Another example I see is displaying disabled form controls where the control is never enabled, e.g. a checkbox which is disabled because the user doesn’t have permissions to change it. If it’s not an option, don’t show it. Disabling it is the lazy option, easy for the developer. Hiding it is much better but may involve a change to layout. The UX should always be put first. It’s usually no more difficult, it’s just not considered.

A/A Testing

I’m guessing most people know what A/B Testing is. It’s publishing 2 variations and monitoring the responses. A typical example might be a web page with a sign up call to action. There would be 2 versions of the page and visitors would be directed to one or the other. After a certain number of page views the number of sign-ups would be counted for each version. Version A might have had 4% sign ups whereas version B might have had 7%. Typically, the best performing page is then either used or put up against another version for another iteration of improvements.

A/A Testing is the control. Visitors are again directed to one of two pages only this time both versions are exactly the same. Let’s call them A1 and A2. Suppose A1 comes in with 5% sign-ups but A2 comes in with only 1%. What does that tell us? It basically tells us not to read too much into the A/B Testing as the differing results were probably just random chance.

With A/A Testing, as you monitor more and more users the split should get closer to 50/50. It’s a good way of discovering what is a suitably large sample size for your A/B Tests.

The other problem with A/B Testing is its format. It’s often set up to work like a knockout, winner stays on tournament – A vs. B, B vs. C, C vs. D, etc. This is flawed. If B beats A, then C beats B, C is the winner. But what if A would beat C? It’s quite possible. For it to work all variations need to put pushed out at once so we’re now doing A/B/C/D Testing and this will require a larger sample size.

Personally, I’m not convinced it’s very scientific in most cases. I think it can work well if you’re Amazon or Google and have the traffic to get meaningful results but most companies using A/B Testing probably fall way short and are more or less flipping a coin to make their UX decisions.

A/A Testing is a great way of debunking small scale A/B Testing as it proves that random chance plays a significant part in the outcome.

Click Fear

I recently read this excellent article by Jakob Nielsen:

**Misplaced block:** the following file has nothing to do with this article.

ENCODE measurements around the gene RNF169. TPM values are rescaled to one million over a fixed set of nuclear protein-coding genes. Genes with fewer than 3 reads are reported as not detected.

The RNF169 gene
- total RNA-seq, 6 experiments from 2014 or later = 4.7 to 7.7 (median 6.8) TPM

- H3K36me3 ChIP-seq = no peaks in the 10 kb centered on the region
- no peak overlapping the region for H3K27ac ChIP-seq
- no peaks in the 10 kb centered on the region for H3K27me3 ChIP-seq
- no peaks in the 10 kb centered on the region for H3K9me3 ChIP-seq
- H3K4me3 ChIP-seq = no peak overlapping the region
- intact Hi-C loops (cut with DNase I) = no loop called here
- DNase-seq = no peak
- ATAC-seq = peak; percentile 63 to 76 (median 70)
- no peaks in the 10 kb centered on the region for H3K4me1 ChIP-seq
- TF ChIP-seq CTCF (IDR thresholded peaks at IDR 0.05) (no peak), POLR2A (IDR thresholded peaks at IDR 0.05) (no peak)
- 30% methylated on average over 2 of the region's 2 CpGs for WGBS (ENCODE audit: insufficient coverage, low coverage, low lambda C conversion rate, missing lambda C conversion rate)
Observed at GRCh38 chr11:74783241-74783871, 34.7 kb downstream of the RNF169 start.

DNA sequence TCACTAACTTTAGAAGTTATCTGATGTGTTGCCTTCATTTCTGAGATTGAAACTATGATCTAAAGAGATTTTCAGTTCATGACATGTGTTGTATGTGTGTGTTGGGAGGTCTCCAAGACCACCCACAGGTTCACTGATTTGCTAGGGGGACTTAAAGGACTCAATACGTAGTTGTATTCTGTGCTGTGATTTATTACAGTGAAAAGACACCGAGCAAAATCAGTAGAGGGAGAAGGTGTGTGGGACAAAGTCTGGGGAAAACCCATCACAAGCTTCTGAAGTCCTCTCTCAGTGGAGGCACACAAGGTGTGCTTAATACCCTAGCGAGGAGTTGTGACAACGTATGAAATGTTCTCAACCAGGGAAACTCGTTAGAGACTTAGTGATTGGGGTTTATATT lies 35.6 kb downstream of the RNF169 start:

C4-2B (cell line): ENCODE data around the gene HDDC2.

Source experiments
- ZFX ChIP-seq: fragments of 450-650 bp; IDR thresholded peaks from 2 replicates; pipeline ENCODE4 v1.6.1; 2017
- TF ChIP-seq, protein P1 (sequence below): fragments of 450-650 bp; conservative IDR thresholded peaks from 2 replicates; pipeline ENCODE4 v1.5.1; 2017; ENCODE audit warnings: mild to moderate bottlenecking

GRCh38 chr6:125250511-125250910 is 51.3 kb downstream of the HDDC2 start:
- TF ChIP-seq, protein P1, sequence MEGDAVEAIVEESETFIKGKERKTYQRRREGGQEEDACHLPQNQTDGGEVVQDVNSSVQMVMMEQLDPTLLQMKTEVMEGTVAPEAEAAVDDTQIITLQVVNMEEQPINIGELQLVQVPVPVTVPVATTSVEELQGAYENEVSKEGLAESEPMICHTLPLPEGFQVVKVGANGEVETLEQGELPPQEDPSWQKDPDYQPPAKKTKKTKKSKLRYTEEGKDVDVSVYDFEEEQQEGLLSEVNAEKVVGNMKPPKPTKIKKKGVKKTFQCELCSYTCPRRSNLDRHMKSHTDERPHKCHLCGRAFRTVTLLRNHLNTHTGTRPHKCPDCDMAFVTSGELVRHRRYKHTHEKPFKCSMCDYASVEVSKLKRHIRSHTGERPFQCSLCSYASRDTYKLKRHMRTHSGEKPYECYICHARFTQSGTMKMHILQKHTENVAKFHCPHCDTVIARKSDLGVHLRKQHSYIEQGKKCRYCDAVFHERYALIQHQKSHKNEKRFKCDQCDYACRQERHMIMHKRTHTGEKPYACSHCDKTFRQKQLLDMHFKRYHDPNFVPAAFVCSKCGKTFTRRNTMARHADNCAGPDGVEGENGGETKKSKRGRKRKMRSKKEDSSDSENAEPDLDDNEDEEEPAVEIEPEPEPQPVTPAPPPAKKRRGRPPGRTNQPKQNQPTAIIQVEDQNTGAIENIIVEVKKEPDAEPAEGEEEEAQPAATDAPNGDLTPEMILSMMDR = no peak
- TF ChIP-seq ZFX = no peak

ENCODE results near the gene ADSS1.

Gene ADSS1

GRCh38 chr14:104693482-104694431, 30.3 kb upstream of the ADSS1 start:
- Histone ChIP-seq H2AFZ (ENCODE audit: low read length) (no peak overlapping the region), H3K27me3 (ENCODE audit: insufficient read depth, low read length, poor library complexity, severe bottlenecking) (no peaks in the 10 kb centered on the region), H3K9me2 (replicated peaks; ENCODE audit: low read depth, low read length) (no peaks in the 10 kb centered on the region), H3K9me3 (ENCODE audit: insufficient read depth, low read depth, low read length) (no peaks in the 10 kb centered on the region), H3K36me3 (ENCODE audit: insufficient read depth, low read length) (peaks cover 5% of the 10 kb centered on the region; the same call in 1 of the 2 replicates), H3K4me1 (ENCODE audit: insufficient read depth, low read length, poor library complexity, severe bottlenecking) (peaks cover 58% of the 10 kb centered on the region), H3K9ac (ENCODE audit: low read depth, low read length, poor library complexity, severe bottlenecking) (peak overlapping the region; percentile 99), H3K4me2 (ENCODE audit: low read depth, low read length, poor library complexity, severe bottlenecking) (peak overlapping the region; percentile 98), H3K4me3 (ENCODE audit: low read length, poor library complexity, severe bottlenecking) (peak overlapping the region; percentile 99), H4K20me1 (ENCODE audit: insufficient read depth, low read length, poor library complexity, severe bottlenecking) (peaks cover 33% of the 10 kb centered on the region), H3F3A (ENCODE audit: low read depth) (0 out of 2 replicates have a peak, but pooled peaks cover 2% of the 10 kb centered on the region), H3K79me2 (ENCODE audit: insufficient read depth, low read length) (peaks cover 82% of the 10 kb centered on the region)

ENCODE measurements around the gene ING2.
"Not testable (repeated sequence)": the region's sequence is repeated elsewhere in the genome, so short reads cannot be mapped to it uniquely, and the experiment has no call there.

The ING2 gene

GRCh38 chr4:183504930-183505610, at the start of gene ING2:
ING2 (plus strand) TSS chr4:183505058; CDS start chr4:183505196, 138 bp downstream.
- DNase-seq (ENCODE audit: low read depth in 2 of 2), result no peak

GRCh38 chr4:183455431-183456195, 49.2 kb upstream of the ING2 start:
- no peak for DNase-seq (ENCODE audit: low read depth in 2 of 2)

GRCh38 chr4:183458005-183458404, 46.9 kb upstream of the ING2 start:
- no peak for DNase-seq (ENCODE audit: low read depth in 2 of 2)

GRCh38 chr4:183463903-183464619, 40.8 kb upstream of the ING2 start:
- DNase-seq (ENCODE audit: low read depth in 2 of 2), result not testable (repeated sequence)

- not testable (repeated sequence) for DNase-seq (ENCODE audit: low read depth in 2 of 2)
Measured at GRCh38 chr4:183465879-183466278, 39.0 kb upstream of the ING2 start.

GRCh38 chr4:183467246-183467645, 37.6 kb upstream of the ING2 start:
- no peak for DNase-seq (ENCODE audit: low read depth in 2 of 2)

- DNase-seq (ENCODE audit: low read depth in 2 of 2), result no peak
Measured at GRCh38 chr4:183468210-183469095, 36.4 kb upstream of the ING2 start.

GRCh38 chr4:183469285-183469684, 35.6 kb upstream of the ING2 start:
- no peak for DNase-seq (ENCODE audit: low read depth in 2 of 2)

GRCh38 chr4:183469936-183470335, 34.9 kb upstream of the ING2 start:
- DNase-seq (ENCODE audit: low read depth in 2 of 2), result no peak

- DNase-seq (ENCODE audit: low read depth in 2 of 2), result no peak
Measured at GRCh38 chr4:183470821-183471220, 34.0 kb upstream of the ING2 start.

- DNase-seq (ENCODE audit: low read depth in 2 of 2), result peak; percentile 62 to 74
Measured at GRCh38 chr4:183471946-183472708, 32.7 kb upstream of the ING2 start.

The Distribution of Users’ Computer Skills: Worse Than You Think

It highlights just how bad most people are with using software and websites and how we should not judge our users by our own standards and preferences. As I read it I thought to myself that I don’t really know anyone with poor skills – everyone I know is pretty good at this kind of stuff. Later the same day I was proved wrong.

I got a call from a friend asking for my help on going through a process online. The options provided seemed obvious to me, even over the phone. They described what they wanted to do and then the 2 options on screen. The first was an exact match for their intention; the second something completely different. It made me realise that it’s often not so much a case of not understanding what to do as being afraid to commit to it and wanting that extra reassurance.

Some people have a fear that once they’ve pressed a button that’s it and there’s no going back and they’re scared that they may make the wrong choice. I’ve noticed that a lot of websites have “call to action” buttons with text like “Sign up” or “Buy now”. For these users with the fear, this could be a red light – they will see that action as a commitment they may not want. Those of us who know, know that this is just to initiate a process rather than to commit to it. It might be prudent to be cautious with actions and reflect more faithfully what will actually happen.

There shouldn’t be any need for this fear. Anything that can be done can be undone, or changed later. Well, almost anything. I can think of a few instances where choosing a username is a permanent choice but it’s usually made clear if something cannot be changed.

To use a not-particularly-thought-through analogy, navigating through any kind of process online is a bit like driving around a car park. Whichever route you take you can always loop back around and get back to where you were. Worst case scenario – you can always exit and enter again.